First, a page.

In 1971 the Department of the Environment terminated the arrangement and since then attention has been focused from time to time on the problem as to whether insurers should be required compulsorily to notify the authorities of any vehicle in respect of which a total loss settlement has been paid, regardless of whether or not the log book has been marked. However, the Department of the Environment and the Association of British Insurance did not consider that the problem is serious enough to warrant special regulations and is not nearly as serious as the problem of a large number of vehicles which are put on the road in an unsafe condition through lack of adequate maintenance.
More recently with the establishment of the Claims Underwriting Exchange aka CUE where all car insurance claim data is pooled, and recent initiatives such as the Motor Insurance Database and Car Data history checks online, the problem has reduced.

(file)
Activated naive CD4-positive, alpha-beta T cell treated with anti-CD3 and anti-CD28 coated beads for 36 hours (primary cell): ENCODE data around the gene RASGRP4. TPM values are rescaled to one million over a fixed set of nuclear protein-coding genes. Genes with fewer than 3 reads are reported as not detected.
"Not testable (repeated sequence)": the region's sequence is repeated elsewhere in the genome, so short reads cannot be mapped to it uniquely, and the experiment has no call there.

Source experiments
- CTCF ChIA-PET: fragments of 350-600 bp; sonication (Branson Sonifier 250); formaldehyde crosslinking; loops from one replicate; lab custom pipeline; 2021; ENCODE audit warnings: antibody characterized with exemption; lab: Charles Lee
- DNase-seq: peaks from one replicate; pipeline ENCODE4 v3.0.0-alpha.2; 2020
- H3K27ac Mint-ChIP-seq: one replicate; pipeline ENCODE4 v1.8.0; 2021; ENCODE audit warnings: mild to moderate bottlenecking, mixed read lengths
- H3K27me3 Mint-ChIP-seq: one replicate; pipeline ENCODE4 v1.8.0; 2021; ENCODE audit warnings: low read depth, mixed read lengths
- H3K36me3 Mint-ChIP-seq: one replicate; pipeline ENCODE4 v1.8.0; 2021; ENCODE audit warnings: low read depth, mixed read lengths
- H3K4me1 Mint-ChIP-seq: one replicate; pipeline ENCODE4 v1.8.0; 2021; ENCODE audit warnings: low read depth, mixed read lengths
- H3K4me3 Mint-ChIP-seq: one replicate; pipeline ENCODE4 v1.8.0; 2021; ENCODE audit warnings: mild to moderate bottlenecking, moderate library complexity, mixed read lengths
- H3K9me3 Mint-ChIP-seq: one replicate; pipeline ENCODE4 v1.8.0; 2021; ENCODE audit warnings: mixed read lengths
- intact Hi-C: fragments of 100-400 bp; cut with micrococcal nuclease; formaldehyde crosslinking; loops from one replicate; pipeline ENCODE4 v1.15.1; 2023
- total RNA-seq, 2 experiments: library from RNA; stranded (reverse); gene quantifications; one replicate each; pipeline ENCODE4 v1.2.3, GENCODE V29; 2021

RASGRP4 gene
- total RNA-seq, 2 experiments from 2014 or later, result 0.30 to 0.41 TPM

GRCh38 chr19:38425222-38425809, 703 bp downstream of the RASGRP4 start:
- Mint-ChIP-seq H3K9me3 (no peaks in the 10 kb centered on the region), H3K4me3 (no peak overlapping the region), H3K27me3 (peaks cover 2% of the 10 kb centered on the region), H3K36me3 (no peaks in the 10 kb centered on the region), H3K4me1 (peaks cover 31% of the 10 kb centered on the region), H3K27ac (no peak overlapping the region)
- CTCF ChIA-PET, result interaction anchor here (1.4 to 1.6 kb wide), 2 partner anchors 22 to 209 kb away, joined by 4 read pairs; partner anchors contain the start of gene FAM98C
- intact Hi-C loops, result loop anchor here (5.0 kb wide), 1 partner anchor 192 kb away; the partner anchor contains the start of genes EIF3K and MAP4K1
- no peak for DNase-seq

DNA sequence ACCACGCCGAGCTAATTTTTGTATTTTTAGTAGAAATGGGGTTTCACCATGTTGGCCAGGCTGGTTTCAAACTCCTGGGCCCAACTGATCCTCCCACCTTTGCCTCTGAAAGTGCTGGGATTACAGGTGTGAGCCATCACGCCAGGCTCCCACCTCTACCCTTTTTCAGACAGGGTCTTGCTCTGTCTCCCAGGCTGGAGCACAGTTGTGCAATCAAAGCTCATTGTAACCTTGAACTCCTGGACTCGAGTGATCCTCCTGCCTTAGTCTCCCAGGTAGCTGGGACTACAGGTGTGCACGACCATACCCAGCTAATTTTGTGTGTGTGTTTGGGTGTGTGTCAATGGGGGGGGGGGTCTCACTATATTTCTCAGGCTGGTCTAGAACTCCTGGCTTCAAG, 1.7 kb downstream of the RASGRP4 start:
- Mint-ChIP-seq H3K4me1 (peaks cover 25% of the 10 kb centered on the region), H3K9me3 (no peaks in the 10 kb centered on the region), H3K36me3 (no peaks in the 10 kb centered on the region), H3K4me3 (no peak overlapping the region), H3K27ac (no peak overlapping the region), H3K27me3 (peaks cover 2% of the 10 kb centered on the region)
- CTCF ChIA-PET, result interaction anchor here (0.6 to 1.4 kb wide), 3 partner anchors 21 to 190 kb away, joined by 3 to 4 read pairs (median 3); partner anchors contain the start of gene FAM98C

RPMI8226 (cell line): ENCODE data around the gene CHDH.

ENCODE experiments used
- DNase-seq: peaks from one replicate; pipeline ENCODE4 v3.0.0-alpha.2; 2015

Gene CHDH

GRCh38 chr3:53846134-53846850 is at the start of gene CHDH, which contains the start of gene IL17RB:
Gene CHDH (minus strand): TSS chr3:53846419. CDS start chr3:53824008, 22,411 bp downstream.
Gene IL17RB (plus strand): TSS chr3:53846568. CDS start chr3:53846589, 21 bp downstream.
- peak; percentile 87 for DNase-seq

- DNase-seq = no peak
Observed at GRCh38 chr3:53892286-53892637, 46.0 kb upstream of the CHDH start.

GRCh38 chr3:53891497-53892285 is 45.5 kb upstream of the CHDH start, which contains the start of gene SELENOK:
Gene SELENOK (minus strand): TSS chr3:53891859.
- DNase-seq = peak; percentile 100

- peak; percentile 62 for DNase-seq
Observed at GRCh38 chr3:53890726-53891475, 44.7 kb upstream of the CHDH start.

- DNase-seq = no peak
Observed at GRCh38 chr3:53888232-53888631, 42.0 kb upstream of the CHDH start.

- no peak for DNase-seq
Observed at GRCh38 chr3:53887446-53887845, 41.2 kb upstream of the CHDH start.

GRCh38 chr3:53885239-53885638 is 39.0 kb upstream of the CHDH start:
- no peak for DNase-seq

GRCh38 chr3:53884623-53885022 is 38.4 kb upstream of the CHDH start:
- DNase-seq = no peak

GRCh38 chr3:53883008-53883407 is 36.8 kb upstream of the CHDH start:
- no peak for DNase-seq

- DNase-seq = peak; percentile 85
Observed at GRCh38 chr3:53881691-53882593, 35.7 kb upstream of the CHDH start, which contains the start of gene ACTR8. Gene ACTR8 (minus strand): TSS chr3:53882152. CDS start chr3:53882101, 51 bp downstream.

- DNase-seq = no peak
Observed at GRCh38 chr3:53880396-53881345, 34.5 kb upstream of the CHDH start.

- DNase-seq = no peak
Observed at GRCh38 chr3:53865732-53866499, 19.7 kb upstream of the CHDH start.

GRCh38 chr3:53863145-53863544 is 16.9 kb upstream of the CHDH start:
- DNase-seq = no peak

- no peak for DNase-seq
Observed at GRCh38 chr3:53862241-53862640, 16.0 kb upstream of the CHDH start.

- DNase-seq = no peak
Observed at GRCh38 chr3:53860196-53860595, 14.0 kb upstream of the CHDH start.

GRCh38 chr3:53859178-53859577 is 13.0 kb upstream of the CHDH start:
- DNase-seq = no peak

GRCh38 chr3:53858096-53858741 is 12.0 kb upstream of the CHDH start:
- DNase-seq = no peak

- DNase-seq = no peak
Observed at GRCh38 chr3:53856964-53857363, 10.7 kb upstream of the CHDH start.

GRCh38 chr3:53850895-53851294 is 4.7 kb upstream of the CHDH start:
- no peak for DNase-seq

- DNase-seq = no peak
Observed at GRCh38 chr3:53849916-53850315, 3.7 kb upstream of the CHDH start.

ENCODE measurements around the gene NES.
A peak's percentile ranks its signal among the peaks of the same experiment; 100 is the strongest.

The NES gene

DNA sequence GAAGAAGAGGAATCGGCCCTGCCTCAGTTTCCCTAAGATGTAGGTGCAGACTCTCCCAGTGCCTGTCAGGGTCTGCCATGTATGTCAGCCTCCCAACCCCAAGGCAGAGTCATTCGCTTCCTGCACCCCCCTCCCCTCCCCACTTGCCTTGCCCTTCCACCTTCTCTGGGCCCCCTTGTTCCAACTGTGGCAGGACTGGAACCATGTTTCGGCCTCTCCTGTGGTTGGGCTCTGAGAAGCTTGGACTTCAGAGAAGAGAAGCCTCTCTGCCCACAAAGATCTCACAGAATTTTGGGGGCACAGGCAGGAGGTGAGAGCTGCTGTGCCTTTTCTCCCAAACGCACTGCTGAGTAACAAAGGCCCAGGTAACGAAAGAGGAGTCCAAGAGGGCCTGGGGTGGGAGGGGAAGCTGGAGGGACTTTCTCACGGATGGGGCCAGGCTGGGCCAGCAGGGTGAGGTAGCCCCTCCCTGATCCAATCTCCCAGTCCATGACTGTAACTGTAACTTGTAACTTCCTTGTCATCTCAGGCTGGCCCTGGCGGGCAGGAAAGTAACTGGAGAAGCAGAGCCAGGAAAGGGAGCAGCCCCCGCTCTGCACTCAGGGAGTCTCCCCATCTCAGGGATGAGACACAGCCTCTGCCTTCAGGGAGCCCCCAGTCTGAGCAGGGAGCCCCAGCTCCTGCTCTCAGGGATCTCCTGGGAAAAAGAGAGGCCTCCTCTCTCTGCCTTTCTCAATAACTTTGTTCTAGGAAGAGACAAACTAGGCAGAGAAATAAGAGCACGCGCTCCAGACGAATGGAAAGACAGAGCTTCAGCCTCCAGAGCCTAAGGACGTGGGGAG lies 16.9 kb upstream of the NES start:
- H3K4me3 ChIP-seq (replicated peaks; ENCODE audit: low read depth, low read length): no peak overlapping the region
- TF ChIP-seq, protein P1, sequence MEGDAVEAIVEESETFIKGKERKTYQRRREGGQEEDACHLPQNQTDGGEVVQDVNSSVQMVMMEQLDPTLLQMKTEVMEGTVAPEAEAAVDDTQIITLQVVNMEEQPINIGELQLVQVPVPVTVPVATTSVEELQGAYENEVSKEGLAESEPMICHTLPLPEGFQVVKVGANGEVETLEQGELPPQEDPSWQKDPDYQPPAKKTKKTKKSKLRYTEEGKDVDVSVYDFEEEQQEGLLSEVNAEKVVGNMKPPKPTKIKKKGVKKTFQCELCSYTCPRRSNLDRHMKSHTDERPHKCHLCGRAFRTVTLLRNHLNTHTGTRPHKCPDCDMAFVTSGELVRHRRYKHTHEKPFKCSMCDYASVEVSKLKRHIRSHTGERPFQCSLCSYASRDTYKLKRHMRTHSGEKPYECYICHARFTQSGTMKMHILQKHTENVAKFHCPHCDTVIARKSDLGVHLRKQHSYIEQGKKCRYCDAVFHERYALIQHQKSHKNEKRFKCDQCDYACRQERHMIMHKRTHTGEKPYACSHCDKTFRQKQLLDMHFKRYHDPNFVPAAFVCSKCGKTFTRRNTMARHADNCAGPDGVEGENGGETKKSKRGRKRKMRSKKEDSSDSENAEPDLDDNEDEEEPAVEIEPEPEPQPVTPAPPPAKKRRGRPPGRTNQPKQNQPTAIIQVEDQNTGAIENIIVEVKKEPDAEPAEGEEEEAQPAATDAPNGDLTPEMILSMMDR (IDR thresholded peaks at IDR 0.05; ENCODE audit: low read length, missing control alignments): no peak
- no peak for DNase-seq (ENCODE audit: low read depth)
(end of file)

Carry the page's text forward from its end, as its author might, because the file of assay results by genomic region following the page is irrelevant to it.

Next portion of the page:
The policyholder’s impression of the damage suffered by a vehicle may be based largely upon examination of the vehicle before stripping. The removal of badly damaged superficial parts, which may have absorbed much of the impact, frequently indicates that the damage is not as bad as might have been feared. The opposite can also, of course, prove to be the case: the removal of damaged superficial parts may reveal hitherto hidden and serious damage to the vehicle’s chassis or other vital parts, and the cost of repairing the overall damage might be much higher than was originally anticipated.
Where an engineer is employed his report should be made after the vehicle has been stripped, thus enabling him to give a reliable estimate of the cost.
Agreed value car insurance policies
The effect of an agreed-value policy should be appreciated; under such a policy the measure of indemnity is agreed in advance, that is to say at the inception date or renewal date of the policy, rather than at the time of the loss and the principle of indemnity cannot, in consequence, be said to have been breached.
It should be emphasised, however, that settlement of a claim under such a policy is made on the basis of the ‘agreed value’ only when the insured vehicle is a total loss; if the vehicle is being repaired and the insurers are dealing with a claim for those repairs, settlement will be concluded on the usual basis, i.e. subject to inspection and approval by the insurer’s engineer/assessor, etc.